Give Prevention a 'Shot' This Flu Season

January 29, 2015

By Mercy's Jeff Raymond




Audra Cook, MD


Not only does this time of year bring colder temperatures, it also brings more colds, coughs, influenza (flu) cases and other respiratory illnesses.


As you battle the winter season, remember to wash your hands often; keep your stress level down; get plenty of sleep; eat well; exercise; and limit your exposure to people who are sick.


Additionally, one of the best ways to protect against the flu is to get an annual flu vaccination. Although the flu vaccine does not fully protect against all strains of the flu virus, it does provide some protection and is highly recommended each year. If you haven’t been vaccinated yet, it’s not too late.


Flu is a serious respiratory disease that kills an average of 36,000 people and hospitalizes more than 200,000 people in the United States each year, making it the leading cause of vaccine-preventable death in our country.


While the number of reported hospitalizations in Pontotoc county has been small – five between Sept. 28 and Jan. 6, according to Oklahoma State Department of Health numbers – the flu has kept providers busy.


Dr. Audra Cook, who practices at Mercy Clinic Primary Care Ada, said she has seen a “surge” of flu cases since the holidays. Although this season’s flu vaccine hasn’t proven as effective as in the past, it does help minimize suffering when someone contracts the flu.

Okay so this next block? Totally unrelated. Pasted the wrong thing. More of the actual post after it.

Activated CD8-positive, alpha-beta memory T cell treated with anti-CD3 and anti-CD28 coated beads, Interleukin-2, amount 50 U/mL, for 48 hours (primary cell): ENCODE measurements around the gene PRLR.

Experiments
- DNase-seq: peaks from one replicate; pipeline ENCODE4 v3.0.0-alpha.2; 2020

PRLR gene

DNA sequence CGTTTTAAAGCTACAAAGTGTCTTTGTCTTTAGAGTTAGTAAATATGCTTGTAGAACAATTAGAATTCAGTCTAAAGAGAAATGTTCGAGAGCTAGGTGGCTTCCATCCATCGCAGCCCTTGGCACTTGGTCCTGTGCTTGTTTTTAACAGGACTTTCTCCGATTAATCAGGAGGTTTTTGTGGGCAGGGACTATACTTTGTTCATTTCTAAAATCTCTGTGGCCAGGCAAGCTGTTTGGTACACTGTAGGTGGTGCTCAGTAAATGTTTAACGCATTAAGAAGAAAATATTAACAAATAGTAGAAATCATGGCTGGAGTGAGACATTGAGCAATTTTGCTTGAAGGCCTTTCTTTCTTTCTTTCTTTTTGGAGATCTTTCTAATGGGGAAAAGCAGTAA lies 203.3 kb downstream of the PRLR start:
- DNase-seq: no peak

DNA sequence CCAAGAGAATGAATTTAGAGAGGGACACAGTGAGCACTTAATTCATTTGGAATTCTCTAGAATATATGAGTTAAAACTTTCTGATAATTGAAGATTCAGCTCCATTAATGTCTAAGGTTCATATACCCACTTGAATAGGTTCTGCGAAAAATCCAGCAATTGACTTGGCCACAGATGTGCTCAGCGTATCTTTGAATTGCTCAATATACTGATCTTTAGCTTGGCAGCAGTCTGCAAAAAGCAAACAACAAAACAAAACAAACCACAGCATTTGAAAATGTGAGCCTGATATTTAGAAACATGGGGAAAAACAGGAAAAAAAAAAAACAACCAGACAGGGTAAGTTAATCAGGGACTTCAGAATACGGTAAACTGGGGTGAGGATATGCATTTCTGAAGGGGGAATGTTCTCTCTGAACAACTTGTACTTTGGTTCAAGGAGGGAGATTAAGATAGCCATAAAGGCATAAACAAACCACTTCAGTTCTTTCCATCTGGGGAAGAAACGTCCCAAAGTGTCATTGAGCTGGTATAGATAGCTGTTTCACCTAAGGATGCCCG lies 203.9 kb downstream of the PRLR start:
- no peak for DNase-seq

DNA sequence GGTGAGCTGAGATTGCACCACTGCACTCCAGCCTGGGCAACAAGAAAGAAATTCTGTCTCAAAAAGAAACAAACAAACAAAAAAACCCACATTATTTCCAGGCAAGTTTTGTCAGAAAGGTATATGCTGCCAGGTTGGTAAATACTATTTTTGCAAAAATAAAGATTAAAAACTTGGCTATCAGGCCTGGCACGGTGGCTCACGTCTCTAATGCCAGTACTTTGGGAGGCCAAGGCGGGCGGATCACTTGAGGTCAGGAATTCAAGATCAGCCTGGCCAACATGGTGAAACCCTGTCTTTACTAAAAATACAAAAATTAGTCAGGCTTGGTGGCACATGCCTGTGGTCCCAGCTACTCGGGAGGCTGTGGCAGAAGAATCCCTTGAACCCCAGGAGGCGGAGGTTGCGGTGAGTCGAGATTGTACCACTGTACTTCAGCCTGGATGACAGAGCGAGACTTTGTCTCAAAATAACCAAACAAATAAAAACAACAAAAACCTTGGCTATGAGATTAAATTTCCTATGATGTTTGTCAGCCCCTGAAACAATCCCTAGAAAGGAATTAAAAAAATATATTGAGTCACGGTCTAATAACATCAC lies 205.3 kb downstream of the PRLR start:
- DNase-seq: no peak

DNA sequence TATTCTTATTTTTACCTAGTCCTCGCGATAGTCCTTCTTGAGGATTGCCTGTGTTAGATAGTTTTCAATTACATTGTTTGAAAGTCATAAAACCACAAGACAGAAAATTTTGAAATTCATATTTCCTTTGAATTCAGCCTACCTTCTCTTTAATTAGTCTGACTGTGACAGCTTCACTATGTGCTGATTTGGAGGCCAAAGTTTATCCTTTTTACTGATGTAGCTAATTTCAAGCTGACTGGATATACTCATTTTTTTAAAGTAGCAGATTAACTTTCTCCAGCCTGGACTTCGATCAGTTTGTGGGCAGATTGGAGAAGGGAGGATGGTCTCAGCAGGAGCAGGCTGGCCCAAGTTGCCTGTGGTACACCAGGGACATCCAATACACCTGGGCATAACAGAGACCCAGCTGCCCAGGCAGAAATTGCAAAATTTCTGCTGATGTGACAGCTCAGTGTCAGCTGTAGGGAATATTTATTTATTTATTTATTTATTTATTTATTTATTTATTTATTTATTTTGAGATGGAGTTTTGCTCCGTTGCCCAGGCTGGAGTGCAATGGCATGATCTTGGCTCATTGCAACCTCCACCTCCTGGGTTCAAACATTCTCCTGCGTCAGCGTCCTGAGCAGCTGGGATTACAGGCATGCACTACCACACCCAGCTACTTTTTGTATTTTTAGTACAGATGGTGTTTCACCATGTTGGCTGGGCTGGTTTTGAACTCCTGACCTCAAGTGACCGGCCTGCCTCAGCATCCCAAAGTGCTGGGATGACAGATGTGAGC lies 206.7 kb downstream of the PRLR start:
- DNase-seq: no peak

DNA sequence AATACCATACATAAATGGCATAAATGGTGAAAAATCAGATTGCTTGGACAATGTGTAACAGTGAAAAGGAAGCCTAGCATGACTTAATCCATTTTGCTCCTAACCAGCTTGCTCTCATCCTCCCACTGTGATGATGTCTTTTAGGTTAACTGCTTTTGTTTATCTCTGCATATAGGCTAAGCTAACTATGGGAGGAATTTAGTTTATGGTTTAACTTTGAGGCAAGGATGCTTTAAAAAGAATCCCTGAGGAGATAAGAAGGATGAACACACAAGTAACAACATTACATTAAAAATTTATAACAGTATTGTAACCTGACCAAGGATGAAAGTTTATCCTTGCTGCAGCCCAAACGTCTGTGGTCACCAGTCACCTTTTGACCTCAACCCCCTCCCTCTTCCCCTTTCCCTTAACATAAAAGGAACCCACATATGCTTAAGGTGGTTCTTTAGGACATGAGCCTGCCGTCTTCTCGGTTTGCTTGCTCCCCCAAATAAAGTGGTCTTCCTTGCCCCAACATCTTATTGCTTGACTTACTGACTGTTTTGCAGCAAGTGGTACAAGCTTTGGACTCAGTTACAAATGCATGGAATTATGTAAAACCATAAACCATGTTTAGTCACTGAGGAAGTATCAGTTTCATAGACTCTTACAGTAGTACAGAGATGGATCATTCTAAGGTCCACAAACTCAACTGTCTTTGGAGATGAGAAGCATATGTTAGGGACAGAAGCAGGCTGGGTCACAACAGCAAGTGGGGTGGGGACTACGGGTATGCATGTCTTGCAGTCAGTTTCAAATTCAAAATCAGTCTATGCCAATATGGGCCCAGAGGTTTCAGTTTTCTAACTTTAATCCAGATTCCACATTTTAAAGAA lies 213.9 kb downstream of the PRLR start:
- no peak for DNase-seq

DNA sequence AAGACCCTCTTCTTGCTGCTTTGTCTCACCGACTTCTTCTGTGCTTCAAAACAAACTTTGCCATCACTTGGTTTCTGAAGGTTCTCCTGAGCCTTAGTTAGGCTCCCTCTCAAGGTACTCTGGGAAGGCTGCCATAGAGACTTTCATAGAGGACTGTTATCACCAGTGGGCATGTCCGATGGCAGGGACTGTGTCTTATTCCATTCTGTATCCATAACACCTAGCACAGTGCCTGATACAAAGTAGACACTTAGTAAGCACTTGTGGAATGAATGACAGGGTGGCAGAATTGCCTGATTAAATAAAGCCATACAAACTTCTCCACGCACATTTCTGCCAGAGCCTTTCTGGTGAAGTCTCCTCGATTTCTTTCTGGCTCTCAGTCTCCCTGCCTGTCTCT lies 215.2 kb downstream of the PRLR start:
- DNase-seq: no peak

“Even though the flu vaccine is not spot-on this flu season, it does offer some benefit and immunity to the flu,” she said.


Cook said she looks for the three classic flu symptoms – aches, fever and cough. If a patient has these symptoms, she tests them for the flu. Many come back positive, but some don’t because the common cold, some respiratory viruses and other germs can mimic the flu.


The first two days of having the flu are critical.


During this time, Tamiflu, an antiviral medication, has the best chance of working, as does supportive care, such as resting, drinking plenty of fluids and taking over-the-counter medications like ibuprofen and decongestants. However, the best advice she can give applies regardless of whether someone has the flu.


“Taking care of yourself is going to boost your immune system,” she said.


To make an appointment with Dr. Cook, call 580-453-3156 or visit 201 N Monte Vista in Ada.

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